Question: So how old were you when you had WLS surgery? What procedure did you have, who is the surgeon and where did you have it?

Sandi: I had lap band surgery on May 28, 2004 in Ventura CA. Dr. Helmuth Billy was my surgeon. I was 55 ½ when I had surgery. I am maintaining a 250 lb. weight loss and went from a size 28 to a size 12.

Question: Have you experienced any regain over the years?

Sandi: My weight fluctuates typically around 10 lbs. When I have gained more it is due to a problem of some sort which I discuss with my doctor and we get handled. I can lose 10 lbs. in 10 days eating real food when I am strict about weighing and measuring and journaling every single tidbit and planning out each and every meal.

Question: Let’s talk about food… what were your favorite foods before WLS – and what are your favorite foods now?

Sandi: My favorite foods then were anything I could get from the plate into my mouth. Now I like to think I am a bit more discriminating. I have co-authored a cookbook that includes recipes for weight loss surgery meals of all types from Asian to good old comfort food, through chicken soup, burgers, Italian, Greek, Indian, Thai…you name it, we’ve redesigned it to be weight loss surgery friendly.

Question: You’ve certainly put a lot of energy into your meal plans – and it shows. How about the other half of the equation – exercise. Did you exercise before WLS? What do you like to do for exercise now?

Sandi: Favorite exercise – then – was swimming which I did very infrequently and now – my favorite exercise is still swimming which I do 3x weekly and in a warm ocean any chance I get.

Question: What were your thoughts that led you to WLS?

Sandi: A blood pressure crisis in my PCP’s office. I was there for hours after taking a “pill” sublingually to reduce my blood pressure.

Question: So you had a real health scare. Sounds like it was a wakeup call. So after that you looked into WLS, and decided on the Lap Band. What were your thoughts and feelings as a pre-op?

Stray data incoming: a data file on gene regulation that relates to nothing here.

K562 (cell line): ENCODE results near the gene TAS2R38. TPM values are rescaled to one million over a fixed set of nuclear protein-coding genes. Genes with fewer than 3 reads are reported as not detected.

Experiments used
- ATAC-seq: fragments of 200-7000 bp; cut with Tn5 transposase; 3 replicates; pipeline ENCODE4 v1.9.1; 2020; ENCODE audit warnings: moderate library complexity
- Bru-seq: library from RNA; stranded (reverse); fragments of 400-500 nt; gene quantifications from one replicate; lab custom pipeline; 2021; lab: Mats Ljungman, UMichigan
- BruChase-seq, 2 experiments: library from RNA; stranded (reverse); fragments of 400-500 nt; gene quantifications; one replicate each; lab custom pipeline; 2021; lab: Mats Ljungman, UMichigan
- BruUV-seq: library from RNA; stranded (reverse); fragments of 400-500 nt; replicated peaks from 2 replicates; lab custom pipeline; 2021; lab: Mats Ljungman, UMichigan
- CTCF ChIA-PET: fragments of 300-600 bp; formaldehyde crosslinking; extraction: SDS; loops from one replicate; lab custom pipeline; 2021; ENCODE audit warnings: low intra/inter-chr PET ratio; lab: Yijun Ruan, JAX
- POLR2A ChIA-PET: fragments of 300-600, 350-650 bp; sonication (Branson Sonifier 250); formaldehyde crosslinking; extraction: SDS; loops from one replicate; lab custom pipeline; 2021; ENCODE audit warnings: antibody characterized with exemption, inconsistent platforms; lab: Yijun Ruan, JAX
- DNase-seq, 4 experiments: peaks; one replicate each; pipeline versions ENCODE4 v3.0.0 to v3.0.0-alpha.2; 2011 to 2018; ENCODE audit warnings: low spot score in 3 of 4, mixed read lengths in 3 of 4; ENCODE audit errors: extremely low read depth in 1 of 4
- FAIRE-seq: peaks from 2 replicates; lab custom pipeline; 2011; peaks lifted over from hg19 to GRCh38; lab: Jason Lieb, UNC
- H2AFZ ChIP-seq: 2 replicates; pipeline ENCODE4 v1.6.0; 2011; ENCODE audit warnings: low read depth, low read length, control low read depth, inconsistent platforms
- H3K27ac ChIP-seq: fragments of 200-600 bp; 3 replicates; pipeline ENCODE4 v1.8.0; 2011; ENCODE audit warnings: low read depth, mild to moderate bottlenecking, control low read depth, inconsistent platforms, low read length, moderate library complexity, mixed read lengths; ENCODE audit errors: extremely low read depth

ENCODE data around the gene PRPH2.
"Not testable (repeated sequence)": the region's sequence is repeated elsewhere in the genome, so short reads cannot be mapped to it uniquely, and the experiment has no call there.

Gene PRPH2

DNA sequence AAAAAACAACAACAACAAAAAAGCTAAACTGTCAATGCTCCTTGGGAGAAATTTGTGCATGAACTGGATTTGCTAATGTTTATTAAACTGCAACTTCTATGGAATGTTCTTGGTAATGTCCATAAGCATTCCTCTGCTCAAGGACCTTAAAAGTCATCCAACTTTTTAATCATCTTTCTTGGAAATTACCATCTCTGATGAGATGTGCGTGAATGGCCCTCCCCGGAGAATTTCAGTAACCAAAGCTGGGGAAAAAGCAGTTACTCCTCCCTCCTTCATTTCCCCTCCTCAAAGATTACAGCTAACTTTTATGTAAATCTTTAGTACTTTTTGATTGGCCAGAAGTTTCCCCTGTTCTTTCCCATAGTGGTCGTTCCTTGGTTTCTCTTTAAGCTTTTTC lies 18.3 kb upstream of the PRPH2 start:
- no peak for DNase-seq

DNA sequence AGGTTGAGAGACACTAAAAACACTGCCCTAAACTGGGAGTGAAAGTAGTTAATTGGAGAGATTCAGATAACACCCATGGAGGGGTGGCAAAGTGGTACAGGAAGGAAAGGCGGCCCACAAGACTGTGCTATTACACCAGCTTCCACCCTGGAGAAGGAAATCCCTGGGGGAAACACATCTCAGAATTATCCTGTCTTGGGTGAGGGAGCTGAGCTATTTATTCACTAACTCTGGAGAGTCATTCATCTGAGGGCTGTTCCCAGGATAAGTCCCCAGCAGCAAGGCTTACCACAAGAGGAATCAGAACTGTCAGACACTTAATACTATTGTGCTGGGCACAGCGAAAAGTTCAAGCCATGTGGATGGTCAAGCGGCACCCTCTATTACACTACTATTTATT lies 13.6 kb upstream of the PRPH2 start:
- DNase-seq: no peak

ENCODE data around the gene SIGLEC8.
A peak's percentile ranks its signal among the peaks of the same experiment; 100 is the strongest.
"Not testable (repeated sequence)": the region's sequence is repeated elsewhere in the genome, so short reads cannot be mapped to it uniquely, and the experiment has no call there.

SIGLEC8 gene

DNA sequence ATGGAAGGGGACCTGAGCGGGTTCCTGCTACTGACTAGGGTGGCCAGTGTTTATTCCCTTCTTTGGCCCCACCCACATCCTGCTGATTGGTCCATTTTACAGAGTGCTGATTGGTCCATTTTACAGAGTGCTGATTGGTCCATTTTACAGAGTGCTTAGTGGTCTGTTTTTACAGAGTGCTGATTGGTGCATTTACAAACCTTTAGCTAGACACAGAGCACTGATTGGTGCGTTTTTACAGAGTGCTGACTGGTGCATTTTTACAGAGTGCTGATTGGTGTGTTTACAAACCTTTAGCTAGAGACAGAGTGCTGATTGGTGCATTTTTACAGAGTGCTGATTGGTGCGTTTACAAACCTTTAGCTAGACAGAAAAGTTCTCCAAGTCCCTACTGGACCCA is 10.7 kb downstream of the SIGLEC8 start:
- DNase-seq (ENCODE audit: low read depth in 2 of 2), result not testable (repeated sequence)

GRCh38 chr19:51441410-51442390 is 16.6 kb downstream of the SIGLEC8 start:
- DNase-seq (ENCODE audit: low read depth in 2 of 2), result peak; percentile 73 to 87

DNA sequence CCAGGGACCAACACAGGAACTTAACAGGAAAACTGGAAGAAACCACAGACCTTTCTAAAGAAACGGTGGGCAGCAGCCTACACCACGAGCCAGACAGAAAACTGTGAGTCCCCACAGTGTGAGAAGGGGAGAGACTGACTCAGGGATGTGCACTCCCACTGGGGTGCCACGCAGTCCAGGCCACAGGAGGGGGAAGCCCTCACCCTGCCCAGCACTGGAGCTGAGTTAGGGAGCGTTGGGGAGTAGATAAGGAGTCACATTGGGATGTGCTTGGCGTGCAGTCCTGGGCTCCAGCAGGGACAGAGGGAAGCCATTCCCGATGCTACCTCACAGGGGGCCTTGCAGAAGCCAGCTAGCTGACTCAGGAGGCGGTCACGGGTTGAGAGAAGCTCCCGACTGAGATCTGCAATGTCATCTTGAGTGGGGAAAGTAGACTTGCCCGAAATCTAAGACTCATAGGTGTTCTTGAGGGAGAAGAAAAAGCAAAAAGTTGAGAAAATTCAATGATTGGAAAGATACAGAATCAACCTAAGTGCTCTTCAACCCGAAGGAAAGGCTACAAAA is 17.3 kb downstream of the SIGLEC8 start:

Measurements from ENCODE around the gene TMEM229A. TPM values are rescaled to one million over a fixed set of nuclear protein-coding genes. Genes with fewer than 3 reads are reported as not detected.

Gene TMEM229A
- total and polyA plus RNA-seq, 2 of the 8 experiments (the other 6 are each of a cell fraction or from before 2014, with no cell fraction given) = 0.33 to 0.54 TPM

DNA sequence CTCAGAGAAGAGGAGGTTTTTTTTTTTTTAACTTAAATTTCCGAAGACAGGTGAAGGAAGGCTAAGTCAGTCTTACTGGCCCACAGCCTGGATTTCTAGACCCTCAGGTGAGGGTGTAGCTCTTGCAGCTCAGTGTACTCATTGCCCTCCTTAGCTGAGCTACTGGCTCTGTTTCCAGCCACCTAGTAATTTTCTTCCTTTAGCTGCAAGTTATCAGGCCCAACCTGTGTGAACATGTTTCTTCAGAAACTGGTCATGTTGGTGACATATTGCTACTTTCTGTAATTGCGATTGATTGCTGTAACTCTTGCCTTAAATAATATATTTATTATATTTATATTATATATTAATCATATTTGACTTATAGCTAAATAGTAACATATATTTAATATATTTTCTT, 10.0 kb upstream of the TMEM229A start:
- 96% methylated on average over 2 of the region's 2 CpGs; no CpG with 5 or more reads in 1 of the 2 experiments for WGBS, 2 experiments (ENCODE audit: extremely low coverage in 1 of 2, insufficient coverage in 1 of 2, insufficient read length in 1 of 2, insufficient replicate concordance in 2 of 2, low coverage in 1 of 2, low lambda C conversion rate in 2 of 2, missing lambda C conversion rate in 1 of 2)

Sandi: I was scared spitless!

Question: Scared spitless! But you went through with the surgery. What were the first days/weeks/months after surgery like?

Sandi: Amazing. Once I decided this was what I wanted I followed the rules to the letter and the weight just kept falling off.

Question: So what advice do you have for newbies?

Sandi: Be ready to change your habits PERMANENTLY…Unless you make the changes you will NOT keep the weight off. Also be ready for the emotional changes and have a good support system- both family and other weight loss surgery patients who are long term successful.

Question: So with your long-term weight loss success, how has WLS changed your life?

Sandi: I have one now. Before surgery my world was getting smaller and smaller. I barely made it to work and home each day. I was not happy. I now can go for hours, and days on end enjoying all that life has to offer from the great outdoors to the depths of the oceans to a bike ride with my husband, time with my daughter and grandkids to helping others reclaim their lives by volunteering and teaching and coaching.

Question: You must have experienced several NSV’s along the way… what is your favorite NSV?

Sandi: Going to Alaska for the 2nd time and instead of having to buy 2 seats on a helicopter to a glacier (one for each cheek), I only needed one and I could get in and out of the helicopter with ease and hiked the glacier instead of standing in one place fearful that if I fell on the ice nobody would be able to help me up. I cried the entire trip – with JOY.

Question: Such a great NSV. I think we can all understand the tears of joy. Congratulations and thanks for sharing. Now you are on the board of the WLSFA. Tell us your feelings about the work of the WLSFA and your role?

Sandi: I have been a board member of the WLSFA for several years and I adore the ability to be able to pay it forward both to those in need of surgery who cannot afford it on their own and to the WLS community as a whole by providing education and celebration at our annual fundraiser.

How to Contact Sandi: By Email sandih@wlsfa.org

Find more on Sandi at www.wlsfa.org and on her Facebook page: https://www.facebook.com/sandi.lapbandedliving